It is possible to have a false, destructive Christ-centredness. The Pharisees were a Christ-centred people, in a certain way. They looked, prayed and worked for the coming of the Messiah. But he was not the Biblical Messiah, but one of their own earthly, carnal imaginations. When the real one came, they despised, rejected and killed him. They believed themselves to be zealous for God’s anointed one; but were no such thing. This is a deadly snare which it is so easy for doctrinally-serious, truth-minded people to fall into. We can have a much-reduced, subtly altered Christ in our imaginations, and miss the reality. We can do this even whilst telling ourselves, as the Pharisees did, that we are the faithful remnant.

Falling short

Ultimately we fall into this trap when Christ is, to us, more a matter of theory than he is a matter of personal knowledge and real experience. There is no substitute for reality. About a year ago, a course tutor in networking I knew at a computer college had a need to build a network. He came to me to ask how it was done, because he now realised he did not know! I had built several computer networks, so he came to me for the practical knowledge. He had the certificates, but he had not really internalised the matters he had been speaking about in class day by day.

Christ is not a set of teachings. He is a living, personal Saviour. He is an awesome, holy King who reigns over the universe and fills all things in every way. He is a living Redeemer, who personally interacts with sinful humans. He is a person who comes and has fellowship with those he loves and who trust in him, from day to day and moment to moment. That is the reality. The doctrine can describe to us how it happens. But unless it actually happens, we are in a very bad position. It is for such people that Jesus said, “then will I declare to them, ‘I never knew you; depart from me, you workers of lawlessness’” (Matthew 7:23).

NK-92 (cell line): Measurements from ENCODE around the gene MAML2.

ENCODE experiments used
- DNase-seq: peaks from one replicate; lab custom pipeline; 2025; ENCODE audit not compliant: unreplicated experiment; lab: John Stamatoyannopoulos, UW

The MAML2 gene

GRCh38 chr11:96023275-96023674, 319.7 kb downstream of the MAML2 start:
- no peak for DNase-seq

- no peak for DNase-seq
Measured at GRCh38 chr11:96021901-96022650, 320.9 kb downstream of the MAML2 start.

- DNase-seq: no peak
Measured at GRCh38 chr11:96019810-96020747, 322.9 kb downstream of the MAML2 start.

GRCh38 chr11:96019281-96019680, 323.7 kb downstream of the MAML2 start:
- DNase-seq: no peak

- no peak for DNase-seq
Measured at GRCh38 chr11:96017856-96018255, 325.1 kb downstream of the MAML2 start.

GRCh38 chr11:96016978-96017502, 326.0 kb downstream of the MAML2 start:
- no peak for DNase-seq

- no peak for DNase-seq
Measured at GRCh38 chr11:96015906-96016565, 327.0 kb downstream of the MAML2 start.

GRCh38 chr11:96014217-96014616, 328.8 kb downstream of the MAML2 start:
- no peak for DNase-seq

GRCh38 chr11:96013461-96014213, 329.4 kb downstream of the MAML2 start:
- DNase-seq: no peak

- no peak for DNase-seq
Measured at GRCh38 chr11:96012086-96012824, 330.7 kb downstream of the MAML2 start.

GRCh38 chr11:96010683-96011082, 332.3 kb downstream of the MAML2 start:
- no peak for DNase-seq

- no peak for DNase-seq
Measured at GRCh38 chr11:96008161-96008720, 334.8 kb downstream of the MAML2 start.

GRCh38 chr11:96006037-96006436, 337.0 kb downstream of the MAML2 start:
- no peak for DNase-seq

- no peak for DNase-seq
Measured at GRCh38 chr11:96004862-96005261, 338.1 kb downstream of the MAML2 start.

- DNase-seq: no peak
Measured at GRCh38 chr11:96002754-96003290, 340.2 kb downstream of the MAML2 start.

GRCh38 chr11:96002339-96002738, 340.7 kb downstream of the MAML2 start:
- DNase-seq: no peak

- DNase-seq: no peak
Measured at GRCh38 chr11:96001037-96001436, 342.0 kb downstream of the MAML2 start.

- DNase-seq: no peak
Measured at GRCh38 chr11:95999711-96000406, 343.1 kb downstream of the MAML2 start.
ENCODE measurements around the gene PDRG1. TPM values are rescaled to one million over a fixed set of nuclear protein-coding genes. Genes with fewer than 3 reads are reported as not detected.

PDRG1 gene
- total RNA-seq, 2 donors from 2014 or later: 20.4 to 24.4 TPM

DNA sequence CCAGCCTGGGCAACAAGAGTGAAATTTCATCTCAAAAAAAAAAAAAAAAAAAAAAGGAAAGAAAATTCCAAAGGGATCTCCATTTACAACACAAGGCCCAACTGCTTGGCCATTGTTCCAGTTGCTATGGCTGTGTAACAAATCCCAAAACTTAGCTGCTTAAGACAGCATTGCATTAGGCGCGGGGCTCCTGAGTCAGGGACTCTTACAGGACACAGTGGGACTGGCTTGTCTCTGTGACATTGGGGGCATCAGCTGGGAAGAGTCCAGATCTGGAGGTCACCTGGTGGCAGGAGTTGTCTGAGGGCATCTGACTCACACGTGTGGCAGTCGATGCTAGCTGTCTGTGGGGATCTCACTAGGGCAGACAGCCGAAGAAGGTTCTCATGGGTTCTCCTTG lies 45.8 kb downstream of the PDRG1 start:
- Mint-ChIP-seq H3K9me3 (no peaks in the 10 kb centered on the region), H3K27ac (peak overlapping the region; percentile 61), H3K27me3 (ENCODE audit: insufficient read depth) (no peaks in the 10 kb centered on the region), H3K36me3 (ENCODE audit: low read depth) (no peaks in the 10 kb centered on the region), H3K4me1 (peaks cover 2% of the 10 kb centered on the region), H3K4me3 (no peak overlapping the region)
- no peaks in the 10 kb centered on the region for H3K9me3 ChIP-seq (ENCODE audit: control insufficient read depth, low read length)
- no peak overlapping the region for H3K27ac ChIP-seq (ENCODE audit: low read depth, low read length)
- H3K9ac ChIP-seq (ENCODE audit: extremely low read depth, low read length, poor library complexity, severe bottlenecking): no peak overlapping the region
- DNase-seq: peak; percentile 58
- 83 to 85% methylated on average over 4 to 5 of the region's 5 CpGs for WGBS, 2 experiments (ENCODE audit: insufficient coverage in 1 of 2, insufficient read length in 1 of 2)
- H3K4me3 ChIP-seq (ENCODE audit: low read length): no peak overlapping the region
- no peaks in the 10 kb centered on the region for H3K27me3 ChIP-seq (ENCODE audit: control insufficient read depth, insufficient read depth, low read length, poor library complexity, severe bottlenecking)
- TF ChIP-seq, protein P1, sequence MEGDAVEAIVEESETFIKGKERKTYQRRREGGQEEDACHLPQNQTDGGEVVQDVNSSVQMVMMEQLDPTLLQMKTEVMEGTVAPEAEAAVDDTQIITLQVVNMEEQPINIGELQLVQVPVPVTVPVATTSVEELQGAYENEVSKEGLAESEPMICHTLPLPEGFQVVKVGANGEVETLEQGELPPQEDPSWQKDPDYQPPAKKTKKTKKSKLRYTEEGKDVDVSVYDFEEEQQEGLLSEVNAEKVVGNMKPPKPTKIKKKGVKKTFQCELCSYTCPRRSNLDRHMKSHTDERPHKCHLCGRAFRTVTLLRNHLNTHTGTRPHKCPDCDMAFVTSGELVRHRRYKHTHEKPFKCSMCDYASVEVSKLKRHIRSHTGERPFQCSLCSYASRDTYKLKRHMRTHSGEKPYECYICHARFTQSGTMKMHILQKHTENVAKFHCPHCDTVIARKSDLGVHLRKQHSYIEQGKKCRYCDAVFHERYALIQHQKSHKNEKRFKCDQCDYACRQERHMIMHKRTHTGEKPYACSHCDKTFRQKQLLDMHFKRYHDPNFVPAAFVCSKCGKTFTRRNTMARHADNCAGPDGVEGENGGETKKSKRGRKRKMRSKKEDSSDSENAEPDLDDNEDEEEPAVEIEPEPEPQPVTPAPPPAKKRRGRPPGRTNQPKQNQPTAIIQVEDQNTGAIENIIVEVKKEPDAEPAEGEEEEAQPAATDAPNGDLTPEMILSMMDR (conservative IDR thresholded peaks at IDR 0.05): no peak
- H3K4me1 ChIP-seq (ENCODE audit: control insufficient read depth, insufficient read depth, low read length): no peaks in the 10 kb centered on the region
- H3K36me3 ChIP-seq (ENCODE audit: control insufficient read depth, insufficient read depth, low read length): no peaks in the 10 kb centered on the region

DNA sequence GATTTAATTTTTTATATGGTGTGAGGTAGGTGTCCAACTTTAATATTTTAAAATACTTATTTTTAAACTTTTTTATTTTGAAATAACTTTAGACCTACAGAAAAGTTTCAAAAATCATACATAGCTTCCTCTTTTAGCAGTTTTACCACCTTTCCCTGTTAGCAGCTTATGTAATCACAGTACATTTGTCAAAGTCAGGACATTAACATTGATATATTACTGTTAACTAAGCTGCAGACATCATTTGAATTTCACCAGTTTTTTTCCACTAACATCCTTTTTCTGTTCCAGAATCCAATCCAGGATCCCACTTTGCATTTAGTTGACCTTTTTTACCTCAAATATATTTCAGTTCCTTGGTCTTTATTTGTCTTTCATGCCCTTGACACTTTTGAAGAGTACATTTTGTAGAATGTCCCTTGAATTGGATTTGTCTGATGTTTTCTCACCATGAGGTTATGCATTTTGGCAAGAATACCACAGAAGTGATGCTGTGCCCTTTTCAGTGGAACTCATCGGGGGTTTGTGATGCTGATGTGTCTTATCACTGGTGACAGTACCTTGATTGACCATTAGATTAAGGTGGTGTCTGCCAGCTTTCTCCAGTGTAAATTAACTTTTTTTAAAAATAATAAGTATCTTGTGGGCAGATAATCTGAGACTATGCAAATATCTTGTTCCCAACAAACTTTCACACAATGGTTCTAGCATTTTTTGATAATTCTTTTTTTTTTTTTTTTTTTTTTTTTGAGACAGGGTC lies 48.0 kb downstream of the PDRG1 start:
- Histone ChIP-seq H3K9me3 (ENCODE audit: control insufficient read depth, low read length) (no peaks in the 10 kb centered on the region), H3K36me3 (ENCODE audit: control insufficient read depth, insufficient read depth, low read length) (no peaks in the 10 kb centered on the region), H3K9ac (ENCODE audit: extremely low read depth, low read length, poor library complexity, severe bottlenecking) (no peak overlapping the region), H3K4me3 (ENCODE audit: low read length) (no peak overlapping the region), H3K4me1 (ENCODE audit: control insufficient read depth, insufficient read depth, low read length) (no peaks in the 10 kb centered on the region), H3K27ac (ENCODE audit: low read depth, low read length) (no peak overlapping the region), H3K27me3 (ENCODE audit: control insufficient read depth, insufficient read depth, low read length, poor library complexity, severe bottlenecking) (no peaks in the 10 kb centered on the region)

Sadly, we can have true experience of Christ, and yet it can decline. We can feed on him, a good, satisfying meal – a feast! – and yet then live off the memory of that feast, instead of coming to dine again. Through the difficulty of the spiritual warfare, through the deceitfulness of sin, and through the dullness of our own hearts, we can confuse our own outward activity, and perhaps success, in ministry, with inward Christian experience and progress. Terrifyingly, God can actually “bless” us with outward success to test if that was actually the thing our hearts desired. Or was it rather the case that we have the Spirit that amidst the ruins of outward disaster is content to sit, wait, rejoice in him and say, “Though the fig tree should not blossom, nor fruit be on the vines, the produce of the olive fail and the fields yield no food, the flock be cut off from the fold and there be no herd in the stalls, yet I will rejoice in the Lord; I will take joy in the God of my salvation. God, the Lord, is my strength; he makes my feet like the deer’s; he makes me tread on my high places” (Habakkuk 3:17-19).